The Hamilton County Board of Elections anticipates Tuesday's mayoral primary will cost roughly $437,000. "There's a price to pay for democracy and this is one of those prices," former City Councilman Jeff Berding told FOX19.Full Story >
Hamilton County voters have narrowed the Cincinnati mayoral race down to two following Tuesday's non-partisan primary election. Democratic candidate John Cranley came out on top with 6,388 votes followed by Roxanne Qualls at 4,249 votes.Full Story >
Monday is the last day to register to vote for the Cincinnati Mayoral Primary Election. Voters must register for the mayoral primary at the Hamilton County Board of Elections, located at 824 BroadwayFull Story >
Monday is the last day to register for the Cincinnati Mayoral Primary Election on September 10.Full Story >
CINCINNATI, OH (FOX19) -
Democrats Johns Cranley and Roxanne Qualls, currently serving as vice-mayor, will square off this November.
The top two vote-getters were selected by voters who went to a precinct and cast a ballot in the Cincinnati mayoral primary -- all 11,545 of them.
According to the Hamilton County Board of Elections, there are currently 201,843 registered voters in the county, meaning Tuesday's primary election had a turnout of 5.6%.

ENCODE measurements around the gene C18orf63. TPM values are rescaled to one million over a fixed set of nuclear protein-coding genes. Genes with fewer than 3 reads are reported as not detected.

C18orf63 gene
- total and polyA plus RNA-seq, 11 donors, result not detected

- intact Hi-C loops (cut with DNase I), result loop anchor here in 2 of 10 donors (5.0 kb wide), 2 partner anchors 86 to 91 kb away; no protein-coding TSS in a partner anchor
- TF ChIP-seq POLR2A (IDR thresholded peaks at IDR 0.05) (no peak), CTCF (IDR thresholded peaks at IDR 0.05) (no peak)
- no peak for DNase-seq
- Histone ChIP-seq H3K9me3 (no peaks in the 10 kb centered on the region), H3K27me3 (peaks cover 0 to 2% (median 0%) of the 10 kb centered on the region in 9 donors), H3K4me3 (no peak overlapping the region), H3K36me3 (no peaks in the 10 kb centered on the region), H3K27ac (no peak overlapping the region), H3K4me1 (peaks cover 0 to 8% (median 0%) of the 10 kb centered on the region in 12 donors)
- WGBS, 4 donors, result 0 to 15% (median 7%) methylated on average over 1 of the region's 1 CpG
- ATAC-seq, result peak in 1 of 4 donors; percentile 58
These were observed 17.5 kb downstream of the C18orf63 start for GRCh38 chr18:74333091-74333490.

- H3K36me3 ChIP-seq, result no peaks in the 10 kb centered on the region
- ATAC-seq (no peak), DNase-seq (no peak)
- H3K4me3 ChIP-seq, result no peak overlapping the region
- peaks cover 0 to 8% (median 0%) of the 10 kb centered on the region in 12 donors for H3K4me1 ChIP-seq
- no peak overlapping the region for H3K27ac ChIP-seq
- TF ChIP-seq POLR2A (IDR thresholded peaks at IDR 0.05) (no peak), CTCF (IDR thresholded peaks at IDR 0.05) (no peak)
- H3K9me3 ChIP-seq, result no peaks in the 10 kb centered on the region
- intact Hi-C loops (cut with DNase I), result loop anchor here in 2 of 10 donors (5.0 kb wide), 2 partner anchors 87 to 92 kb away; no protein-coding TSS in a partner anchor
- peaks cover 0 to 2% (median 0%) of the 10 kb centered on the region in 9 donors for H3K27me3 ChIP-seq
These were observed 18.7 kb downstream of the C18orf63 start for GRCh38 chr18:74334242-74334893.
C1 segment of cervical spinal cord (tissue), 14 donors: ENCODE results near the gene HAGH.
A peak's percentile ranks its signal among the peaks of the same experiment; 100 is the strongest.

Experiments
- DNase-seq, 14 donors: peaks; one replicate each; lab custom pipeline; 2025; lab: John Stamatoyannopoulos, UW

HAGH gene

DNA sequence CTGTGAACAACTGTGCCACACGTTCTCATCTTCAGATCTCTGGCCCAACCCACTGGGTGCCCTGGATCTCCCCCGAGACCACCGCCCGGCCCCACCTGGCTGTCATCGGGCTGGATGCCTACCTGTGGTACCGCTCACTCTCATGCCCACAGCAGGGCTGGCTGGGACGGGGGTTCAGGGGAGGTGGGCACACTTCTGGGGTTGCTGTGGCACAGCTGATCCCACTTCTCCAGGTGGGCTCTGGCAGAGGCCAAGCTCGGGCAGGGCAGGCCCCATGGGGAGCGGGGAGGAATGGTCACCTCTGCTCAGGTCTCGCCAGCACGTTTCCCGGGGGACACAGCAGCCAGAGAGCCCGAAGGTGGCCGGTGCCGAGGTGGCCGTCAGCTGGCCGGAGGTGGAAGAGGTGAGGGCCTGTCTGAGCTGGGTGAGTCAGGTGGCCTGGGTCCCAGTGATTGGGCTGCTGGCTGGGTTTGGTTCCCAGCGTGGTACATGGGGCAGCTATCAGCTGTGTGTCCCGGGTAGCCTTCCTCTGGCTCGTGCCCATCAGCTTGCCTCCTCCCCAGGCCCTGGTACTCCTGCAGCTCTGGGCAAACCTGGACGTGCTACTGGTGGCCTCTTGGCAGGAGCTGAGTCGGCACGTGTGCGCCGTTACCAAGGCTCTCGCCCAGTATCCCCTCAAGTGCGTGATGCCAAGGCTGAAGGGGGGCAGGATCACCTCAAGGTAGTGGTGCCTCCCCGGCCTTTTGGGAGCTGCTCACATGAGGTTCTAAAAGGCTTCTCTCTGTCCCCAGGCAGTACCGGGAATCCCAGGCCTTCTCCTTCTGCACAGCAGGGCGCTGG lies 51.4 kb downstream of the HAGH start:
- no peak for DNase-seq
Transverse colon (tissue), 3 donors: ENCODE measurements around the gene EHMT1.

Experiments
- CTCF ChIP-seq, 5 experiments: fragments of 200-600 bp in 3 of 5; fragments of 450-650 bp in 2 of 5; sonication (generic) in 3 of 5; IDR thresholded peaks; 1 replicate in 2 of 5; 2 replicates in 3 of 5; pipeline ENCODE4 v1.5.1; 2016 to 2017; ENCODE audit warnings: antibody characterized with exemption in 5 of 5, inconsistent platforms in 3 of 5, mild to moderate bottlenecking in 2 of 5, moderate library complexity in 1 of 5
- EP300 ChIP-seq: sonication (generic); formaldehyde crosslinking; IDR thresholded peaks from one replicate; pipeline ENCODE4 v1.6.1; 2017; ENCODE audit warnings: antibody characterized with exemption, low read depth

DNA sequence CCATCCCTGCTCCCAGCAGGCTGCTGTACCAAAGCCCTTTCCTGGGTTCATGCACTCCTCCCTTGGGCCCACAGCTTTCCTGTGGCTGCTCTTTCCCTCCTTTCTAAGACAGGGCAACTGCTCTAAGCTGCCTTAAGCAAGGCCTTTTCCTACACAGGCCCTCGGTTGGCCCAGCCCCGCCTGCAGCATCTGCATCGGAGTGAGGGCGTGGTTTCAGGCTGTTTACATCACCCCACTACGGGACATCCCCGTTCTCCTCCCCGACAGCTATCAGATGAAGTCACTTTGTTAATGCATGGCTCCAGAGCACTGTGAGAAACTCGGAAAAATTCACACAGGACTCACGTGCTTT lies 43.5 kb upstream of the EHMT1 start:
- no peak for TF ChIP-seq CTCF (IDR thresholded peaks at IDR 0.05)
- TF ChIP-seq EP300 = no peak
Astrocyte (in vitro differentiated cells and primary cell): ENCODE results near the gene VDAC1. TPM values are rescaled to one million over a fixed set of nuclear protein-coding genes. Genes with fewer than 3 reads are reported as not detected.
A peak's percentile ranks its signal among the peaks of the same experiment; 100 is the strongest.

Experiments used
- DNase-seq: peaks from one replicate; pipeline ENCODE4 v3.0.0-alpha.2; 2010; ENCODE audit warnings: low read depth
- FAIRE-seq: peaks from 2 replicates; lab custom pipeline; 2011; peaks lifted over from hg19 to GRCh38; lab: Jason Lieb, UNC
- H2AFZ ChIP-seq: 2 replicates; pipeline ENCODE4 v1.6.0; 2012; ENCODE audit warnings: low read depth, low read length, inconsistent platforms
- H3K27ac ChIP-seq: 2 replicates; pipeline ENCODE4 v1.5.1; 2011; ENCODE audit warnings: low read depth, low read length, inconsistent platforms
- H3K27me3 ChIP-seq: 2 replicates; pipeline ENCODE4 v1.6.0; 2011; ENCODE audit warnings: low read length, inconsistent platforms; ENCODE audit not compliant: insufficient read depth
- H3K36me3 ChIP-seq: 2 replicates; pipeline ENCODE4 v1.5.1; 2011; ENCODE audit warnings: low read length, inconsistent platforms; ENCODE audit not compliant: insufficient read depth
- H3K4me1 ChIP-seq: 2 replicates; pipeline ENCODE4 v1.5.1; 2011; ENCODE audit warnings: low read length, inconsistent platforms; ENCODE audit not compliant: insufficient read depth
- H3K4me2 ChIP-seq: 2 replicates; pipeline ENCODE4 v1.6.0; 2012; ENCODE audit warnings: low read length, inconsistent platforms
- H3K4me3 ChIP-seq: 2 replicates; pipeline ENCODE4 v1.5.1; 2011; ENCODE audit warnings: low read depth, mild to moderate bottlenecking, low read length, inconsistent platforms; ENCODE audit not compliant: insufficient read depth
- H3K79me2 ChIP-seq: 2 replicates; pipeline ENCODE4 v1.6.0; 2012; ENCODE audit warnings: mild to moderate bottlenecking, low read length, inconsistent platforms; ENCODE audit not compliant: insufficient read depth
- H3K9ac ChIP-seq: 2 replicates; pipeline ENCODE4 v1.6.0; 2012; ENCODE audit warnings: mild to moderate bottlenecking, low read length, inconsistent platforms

We previously reported the mayoral primary comes with a $437,000 price tag for the City of Cincinnati. With this turnout, the election ended up costing more than $38 per registered voter.
Cincinnati City Council members Yvette Simpson and Wendell Young said the low voter turnout was disappointing but not surprising. They both feel it's time to take a closer look at how the mayoral primary is done.
Which also begs the question, is it necessary?
"Personally, I feel like if 500 people want to run, put them all on the ballot and let the voters figure it out. But I don't think spending this kind of money -- I think this equates to $35 or $36 per person. That is ridiculous," Young told FOX19.
The city charter was changed in 1999 so that the winning mayoral candidate would receive more than 50% of the vote.
"In cases where it is a smaller number, and where some candidates were clearly solid candidates, we should really evaluate whether or not it is worth it to trigger an election like this," Simpson added.
When we spoke with Board of Elections Deputy Director Sally Krisel Tuesday, she described turn-out as "really slow."
There were 175 precincts across the city taking part in the mayoral primary, meaning a lot of effort went into putting the election together.
"We hate to put in all this work not to have people vote," Krisel said.